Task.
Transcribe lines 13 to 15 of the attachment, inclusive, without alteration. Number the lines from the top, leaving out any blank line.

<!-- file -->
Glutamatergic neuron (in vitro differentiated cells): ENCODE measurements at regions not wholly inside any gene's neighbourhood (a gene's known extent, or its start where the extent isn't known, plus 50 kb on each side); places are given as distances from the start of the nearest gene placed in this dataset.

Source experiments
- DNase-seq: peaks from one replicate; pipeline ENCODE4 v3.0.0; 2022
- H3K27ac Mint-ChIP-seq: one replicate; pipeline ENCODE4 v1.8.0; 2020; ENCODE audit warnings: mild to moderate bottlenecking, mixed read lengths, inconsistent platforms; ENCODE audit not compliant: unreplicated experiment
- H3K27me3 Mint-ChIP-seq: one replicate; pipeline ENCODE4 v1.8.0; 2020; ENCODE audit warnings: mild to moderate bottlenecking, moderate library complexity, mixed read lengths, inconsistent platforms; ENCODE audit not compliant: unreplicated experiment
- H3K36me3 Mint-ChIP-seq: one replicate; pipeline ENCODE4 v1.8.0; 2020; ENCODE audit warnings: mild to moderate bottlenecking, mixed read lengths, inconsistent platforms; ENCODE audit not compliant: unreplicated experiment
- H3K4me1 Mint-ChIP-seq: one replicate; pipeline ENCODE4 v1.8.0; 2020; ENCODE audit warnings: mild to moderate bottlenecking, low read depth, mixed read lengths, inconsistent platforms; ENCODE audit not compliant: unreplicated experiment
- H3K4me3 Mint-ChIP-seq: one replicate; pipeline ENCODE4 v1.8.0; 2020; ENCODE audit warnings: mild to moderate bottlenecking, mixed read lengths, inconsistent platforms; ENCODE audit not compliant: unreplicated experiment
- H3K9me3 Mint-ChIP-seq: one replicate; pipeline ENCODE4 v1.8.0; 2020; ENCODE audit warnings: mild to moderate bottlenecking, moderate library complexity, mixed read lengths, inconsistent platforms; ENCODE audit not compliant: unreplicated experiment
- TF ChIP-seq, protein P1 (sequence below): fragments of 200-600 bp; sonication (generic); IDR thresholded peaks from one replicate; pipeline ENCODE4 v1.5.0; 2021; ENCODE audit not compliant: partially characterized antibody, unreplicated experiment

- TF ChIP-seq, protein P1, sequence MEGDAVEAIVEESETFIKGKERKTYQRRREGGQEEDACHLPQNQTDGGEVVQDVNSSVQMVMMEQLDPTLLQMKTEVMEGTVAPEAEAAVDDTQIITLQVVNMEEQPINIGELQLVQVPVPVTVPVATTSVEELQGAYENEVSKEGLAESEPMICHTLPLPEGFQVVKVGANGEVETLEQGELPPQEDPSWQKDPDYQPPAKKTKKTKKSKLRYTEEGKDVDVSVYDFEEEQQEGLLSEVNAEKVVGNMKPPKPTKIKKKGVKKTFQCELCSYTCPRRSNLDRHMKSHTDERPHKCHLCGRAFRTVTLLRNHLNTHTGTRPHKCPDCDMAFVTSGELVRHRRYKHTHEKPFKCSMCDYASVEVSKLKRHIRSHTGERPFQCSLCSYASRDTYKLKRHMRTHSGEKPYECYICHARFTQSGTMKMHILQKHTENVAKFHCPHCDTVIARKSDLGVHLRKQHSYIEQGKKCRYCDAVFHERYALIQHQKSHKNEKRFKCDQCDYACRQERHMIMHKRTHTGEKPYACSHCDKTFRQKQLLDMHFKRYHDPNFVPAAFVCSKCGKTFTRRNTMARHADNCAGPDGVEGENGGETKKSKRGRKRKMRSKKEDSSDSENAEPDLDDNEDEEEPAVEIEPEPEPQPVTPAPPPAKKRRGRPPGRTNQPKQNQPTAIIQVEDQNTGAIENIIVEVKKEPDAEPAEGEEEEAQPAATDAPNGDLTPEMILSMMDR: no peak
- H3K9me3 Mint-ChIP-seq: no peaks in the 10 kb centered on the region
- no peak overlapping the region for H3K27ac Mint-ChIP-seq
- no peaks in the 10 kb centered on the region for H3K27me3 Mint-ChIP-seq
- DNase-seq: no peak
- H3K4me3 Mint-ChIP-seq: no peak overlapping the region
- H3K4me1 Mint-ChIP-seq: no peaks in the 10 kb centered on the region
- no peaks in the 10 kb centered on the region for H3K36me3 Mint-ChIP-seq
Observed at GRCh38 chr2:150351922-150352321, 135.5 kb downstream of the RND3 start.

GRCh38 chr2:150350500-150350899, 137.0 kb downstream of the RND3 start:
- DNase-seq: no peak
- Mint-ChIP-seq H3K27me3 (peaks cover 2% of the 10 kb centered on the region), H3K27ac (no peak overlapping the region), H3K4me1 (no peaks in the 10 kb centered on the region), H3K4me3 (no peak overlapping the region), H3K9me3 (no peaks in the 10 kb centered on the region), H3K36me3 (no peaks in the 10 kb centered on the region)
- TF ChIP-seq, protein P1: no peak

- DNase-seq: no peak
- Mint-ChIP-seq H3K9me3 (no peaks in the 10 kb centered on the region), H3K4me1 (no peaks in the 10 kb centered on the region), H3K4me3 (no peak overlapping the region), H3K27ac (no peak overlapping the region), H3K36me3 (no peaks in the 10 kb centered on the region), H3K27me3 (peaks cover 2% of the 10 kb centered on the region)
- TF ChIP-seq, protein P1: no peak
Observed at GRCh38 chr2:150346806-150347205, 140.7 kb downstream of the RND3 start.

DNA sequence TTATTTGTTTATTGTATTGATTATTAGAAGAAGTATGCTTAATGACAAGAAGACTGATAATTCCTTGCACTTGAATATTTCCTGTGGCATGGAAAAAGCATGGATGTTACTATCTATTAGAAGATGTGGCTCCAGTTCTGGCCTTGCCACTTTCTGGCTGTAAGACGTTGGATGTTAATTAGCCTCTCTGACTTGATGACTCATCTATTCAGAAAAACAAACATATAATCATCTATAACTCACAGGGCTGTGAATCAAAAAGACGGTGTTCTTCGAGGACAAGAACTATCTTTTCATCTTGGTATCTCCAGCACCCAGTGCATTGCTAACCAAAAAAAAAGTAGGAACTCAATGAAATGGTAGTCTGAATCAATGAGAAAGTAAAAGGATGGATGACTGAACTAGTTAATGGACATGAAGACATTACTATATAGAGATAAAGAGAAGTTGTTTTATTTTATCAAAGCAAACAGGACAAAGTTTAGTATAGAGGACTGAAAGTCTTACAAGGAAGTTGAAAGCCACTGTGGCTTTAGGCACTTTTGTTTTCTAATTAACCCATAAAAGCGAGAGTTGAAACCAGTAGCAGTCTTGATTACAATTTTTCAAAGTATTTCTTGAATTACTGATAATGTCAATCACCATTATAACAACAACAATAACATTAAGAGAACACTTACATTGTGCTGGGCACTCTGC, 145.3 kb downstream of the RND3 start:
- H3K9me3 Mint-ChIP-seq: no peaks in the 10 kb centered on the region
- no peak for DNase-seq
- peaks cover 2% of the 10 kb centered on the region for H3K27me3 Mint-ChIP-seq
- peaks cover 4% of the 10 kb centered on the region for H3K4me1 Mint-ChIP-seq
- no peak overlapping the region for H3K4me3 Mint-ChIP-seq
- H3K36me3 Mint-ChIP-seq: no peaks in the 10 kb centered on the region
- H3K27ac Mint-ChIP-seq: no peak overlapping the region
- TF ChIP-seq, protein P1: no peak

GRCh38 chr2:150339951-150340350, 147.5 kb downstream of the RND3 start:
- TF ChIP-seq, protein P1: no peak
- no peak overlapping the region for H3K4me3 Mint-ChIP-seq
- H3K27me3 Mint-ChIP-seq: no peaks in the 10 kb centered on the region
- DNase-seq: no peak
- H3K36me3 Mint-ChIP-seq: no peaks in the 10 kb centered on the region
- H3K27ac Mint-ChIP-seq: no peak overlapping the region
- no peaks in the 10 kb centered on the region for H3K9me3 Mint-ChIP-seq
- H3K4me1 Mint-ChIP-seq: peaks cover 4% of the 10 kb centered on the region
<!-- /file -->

- no peak overlapping the region for H3K27ac Mint-ChIP-seq
- no peaks in the 10 kb centered on the region for H3K27me3 Mint-ChIP-seq
- DNase-seq: no peak